Coding/Implementation – Verify that the code is efficient and reflects the requirements and design in terms of performance.
Component Testing – Conduct component-level performance testing.
Component Integration Testing – Conduct performance testing at the component integration level.
System Testing – Perform performance testing at the system level, which includes hardware, software, procedures, and data that are representative of the production environment. We can simulate system interfaces provided that they give a true representation of performance.
System Integration Testing– Conduct performance testing with the entire system which is representative of the production environment.
Acceptance Testing – Validate that system performance meets the originally stated user needs and acceptance criteria.

Iterative and Incremental Development Models

In these development models, such as Agile, we can see performance testing as an iterative and incremental activity. Performance testing can occur as part of the first iteration, or as an iteration dedicated entirely to performance testing. However, with these lifecycle models, the execution of performance testing may be performed by a separate team tasked with performance testing.

We perform commonly Continous Integration in iterative and incremental software development lifecycles, which facilitates a highly automated execution of tests. The most common objective of testing in CI is performing regression testing and ensure each build is stable. Performance testing can be part of the automated tests that we perform in CI if we design the tests in such a way as to be executed at a build level.

However, unlike functional automated tests, there are additional concerns such as the setup of the performance test environment. Moreover, additional concern such as determining which performance tests to automate in CI, and creating the performance tests for CI. Lastly, additional concern such as executing performance tests on portions of an application or system.

Performance testing in the iterative and incremental software development lifecycles can also have its own lifecycle activities:

Release Planning – We consider performance testing from the perspective of all iterations in a release. We may conduct it from the first iteration to the final iteration. We identify and access performance risks, and we plan mitigation measures.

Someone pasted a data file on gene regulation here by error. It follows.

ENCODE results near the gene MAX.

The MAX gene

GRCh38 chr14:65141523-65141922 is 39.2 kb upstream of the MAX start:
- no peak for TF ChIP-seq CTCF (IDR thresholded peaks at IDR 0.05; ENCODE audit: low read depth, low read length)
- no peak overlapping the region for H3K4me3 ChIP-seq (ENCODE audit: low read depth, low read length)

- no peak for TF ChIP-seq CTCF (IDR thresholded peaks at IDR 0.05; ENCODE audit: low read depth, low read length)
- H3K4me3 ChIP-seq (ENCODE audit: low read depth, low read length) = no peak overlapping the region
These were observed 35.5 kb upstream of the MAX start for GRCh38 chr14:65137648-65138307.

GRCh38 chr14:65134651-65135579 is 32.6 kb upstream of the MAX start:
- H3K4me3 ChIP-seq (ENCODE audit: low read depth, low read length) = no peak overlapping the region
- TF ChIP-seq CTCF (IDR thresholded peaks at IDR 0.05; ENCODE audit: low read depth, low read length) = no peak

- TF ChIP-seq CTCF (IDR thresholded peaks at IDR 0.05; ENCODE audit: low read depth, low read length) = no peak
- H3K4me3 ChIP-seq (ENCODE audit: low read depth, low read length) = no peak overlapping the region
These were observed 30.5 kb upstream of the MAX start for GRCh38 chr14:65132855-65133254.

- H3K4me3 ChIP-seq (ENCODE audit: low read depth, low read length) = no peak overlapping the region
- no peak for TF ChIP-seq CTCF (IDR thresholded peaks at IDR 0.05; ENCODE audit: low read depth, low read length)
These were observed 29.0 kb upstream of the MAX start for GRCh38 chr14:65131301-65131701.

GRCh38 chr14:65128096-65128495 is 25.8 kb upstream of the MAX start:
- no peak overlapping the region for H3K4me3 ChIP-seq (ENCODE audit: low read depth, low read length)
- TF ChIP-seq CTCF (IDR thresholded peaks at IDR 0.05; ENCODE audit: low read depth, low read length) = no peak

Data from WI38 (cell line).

Iteration Planning – In the context of each iteration, we perform performance testing within the iteration and when we complete each iteration. We access performance risks in more detail for each user story.
User Story Creation – User stories often form the basis of performance requirements in Agile methodologies. It can include the specific performance criteria described in the associated acceptance criteria. We call these “non- functional” user stories.

Design of performance tests –performance requirements and criteria which are described in particular user stories are used for the design of tests.
Coding/Implementation – During coding, we may perform performance testing at a component level. An example of this would be the tuning of algorithms for optimum performance efficiency.
Testing/Evaluation – While we typically perform testing in close proximity to development activities, we can perform performance testing as a separate activity, depending on the scope and objectives of performance testing during the iteration.
Delivery – Since delivery will introduce the application to the production environment, performance will need to be monitored to determine if the application achieves the desired levels of performance in actual usage.

Commercial Off-the-Shelf (COTS) and other Supplier/Acquirer Models

Many organizations do not develop applications and systems themselves, but instead are in the position of acquiring software from vendor sources or from open-source projects. In such supplier/acquirer models, performance is important consideration that requires testing from both the supplier (dev) and acquirer (customer) perspectives. Regardless of the source of the application, it is often the responsibility of the customer to validate that the performance meets their requirements. In the case of COTS applications, the customer has sole responsibility to test the performance of the product in a realistic test environment prior to deployment.


In this post, we could gather information about principal performance testing activities during the test process. Moreover, we could get information about the categorization of performance risks for different architectures and across the SDLC. We could also get some information about the performance testing activities depending on the SDLC type.

I hope you’ve enjoyed the article and found some interesting information.
The next post will arrive soon 🙂

The information in this post has been based on the ISTQB Foundation Level Performance Testing Syllabus.

Graphics with hyperlinks used in this post have a different source, the full URL included in hyperlinks.